> > > access.  However, we can reorder and optimize without additional
> > > constraints if we do not reorder.  This is not the case with consume
> > > memory order, as the (p + flag - flag) example shows.
> > 
> > Agreed, memory_order_consume does introduce additional restrictions.
> > 
> > > > This issue got a lot of discussion, and the compromise is that
> > > > dependencies cannot leak into or out of functions unless the relevant
> > > > parameters or return values are annotated with [[carries_dependency]].
> > > > This means that the compiler can see all the places where dependencies
> > > > must be tracked.  This is described in 7.6.4.
> > > 
> > > I wasn't aware of 7.6.4 (but it isn't referred to as an additional
> > > constraint--what it is--in 1.10, so I guess at least that should be
> > > fixed).
> > > Also, AFAIU, 7.6.4p3 is wrong in that the attribute does make a semantic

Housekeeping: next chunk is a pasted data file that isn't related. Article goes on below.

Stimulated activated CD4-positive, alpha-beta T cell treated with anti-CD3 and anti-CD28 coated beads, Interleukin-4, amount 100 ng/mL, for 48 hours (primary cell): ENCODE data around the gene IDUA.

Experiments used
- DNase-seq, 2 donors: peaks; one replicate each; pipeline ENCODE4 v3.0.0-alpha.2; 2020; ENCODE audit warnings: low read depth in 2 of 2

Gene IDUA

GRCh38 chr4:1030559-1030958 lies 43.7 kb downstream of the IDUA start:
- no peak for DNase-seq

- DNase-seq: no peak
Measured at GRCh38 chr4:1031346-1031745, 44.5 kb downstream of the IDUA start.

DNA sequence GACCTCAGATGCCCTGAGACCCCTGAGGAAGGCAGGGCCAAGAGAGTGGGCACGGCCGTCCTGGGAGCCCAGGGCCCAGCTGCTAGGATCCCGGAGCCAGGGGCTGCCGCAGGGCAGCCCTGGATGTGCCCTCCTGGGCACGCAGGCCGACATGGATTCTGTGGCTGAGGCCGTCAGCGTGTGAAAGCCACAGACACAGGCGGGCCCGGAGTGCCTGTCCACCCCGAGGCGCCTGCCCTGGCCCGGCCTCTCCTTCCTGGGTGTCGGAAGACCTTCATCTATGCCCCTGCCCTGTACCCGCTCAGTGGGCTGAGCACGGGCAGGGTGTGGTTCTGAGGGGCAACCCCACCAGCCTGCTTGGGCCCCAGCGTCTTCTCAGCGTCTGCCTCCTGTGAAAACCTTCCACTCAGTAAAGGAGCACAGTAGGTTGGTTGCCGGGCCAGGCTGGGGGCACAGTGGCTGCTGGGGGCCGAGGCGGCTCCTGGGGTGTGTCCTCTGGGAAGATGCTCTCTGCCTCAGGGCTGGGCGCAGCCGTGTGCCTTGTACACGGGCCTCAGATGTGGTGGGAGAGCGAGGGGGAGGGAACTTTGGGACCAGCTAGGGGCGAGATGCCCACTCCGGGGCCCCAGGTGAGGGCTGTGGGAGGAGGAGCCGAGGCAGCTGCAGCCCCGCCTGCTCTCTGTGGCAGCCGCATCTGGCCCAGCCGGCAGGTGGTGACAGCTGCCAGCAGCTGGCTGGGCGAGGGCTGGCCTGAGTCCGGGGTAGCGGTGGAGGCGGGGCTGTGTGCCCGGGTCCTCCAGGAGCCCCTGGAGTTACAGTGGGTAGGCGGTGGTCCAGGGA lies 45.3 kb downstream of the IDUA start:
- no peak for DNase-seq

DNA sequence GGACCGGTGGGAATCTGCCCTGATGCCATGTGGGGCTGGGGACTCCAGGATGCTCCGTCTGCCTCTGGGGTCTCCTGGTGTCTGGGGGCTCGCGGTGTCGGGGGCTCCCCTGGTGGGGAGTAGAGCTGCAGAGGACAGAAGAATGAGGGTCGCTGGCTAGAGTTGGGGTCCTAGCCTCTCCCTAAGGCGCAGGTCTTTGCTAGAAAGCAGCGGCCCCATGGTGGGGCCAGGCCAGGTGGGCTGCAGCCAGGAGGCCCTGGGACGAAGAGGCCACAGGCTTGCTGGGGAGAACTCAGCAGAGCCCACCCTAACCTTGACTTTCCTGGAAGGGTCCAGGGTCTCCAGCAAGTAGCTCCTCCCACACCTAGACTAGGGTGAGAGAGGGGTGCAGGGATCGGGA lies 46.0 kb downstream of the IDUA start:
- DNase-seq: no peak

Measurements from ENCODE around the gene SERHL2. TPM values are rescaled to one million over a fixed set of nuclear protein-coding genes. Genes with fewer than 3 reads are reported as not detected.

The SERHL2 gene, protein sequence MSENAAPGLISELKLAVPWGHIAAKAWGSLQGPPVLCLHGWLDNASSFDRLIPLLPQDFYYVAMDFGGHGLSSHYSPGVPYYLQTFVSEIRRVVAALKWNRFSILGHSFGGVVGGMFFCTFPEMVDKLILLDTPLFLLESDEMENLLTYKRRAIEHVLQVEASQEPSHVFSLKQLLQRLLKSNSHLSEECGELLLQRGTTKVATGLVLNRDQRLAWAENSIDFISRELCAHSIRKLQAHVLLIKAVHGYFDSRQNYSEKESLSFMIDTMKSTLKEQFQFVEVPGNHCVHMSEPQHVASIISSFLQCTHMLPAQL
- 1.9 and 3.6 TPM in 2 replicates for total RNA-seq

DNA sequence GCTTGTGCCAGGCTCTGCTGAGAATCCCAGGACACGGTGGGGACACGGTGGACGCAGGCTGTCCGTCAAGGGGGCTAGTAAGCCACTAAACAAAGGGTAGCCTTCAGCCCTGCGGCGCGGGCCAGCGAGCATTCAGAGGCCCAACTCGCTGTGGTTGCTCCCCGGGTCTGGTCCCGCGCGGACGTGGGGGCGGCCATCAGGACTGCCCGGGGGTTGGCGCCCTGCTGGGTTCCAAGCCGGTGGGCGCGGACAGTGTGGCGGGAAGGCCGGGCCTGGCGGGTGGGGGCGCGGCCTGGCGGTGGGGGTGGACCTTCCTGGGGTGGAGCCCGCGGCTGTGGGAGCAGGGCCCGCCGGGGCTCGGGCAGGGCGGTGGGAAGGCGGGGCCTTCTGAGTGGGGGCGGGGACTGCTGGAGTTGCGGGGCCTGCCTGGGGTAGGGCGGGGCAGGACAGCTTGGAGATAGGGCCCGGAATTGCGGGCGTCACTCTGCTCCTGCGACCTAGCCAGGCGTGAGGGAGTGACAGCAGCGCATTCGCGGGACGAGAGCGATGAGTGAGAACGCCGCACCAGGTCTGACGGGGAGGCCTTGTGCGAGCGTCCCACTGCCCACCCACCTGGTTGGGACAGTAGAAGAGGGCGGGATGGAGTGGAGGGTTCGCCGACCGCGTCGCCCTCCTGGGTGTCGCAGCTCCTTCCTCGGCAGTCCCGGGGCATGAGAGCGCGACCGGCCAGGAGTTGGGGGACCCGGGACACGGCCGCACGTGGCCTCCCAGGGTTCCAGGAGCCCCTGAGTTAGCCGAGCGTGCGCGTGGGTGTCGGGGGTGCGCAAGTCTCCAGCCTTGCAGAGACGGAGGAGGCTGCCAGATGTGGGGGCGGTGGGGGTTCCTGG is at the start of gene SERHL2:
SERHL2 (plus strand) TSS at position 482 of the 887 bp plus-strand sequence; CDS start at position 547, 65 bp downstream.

> > > difference, at least if one is assuming that normal optimization of
> > > sequential code is the default, and that maintaining things such as
> > > (flag-flag) is not; if optimizing away (flag-flag) would require the
> > > insertion of fences unless there is the carries_dependency attribute,
> > > then this would be bad I think.
> > 
> > No, the attribute does not make a semantic difference.  If a dependency
> > flows into a function without [[carries_dependency]], the implementation
> > is within its right to emit an acquire barrier or similar.
> 
> So you can't just ignore the attribute when generating code -- you would
> at the very least have to do this consistently across all the compilers
> compiling parts of your code.  Which tells me that it does make a
> semantic difference.  But I know that what should or should not be an
> attribute is controversial.

Actually, I believe that you -can- ignore the attribute when generating
code.  In that case, you do the same thing that you would do the same
thing as you would if there was no attribute, namely emit whatever
barrier was required to render irrelevant any dependency breaking that